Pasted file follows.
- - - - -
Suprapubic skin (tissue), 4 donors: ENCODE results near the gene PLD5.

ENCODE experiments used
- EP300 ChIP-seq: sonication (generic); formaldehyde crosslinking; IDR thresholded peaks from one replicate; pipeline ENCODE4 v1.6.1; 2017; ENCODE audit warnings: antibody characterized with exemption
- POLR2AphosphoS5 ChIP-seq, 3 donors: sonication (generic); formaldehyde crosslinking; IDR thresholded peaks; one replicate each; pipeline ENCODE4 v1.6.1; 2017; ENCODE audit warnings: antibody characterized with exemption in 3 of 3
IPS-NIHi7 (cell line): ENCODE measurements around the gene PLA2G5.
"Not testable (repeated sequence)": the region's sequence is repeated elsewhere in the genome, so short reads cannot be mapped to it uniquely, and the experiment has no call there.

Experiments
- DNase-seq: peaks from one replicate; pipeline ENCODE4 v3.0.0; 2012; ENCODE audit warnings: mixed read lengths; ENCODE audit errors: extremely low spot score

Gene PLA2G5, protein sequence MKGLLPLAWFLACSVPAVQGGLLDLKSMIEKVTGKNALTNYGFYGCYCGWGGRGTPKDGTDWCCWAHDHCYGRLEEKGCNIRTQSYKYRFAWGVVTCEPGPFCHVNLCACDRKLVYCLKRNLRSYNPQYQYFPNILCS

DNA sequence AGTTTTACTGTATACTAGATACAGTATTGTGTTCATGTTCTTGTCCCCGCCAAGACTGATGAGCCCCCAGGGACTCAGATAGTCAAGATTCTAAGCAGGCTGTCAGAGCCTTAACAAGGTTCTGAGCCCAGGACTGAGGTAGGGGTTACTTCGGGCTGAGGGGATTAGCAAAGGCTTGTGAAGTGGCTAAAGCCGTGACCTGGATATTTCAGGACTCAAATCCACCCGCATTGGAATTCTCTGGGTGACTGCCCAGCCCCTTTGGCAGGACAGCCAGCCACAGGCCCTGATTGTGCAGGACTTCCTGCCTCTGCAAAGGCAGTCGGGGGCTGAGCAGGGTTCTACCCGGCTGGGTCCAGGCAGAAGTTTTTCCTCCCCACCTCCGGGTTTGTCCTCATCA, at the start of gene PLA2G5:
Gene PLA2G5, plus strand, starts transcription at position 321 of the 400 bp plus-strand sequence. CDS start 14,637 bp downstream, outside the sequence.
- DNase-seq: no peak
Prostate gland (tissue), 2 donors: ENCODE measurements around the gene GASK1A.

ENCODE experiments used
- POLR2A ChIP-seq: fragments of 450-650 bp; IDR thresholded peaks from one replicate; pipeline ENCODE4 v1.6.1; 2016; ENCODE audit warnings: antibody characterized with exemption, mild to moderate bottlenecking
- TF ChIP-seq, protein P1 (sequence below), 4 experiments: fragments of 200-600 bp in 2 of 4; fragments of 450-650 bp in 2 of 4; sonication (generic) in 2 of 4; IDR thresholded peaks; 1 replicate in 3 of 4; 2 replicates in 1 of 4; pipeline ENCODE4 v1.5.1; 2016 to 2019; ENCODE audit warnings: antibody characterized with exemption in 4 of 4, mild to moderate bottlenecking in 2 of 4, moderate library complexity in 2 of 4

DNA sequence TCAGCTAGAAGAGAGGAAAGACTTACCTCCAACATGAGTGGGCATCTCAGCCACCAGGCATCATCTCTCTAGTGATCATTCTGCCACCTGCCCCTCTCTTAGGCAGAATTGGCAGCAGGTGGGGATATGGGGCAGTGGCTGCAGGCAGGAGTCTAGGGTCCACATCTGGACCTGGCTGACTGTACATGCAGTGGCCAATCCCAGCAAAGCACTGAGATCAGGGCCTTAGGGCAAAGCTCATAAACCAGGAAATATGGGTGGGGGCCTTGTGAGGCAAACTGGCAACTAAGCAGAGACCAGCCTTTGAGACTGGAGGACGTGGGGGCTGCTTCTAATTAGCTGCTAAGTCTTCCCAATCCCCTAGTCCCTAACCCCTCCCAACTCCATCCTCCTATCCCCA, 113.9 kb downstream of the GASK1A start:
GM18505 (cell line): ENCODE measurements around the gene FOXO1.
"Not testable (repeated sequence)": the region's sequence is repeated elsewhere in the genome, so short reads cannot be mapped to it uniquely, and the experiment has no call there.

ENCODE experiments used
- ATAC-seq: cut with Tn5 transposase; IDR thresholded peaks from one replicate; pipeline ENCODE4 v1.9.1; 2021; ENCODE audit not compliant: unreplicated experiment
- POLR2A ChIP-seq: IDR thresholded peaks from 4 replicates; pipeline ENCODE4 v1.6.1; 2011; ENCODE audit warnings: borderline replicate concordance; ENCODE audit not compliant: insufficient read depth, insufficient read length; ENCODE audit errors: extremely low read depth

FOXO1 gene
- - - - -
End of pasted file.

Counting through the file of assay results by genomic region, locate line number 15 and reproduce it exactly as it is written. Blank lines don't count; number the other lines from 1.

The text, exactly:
- POLR2A ChIP-seq: fragments of 450-650 bp; IDR thresholded peaks from one replicate; pipeline ENCODE4 v1.6.1; 2016; ENCODE audit warnings: antibody characterized with exemption, mild to moderate bottlenecking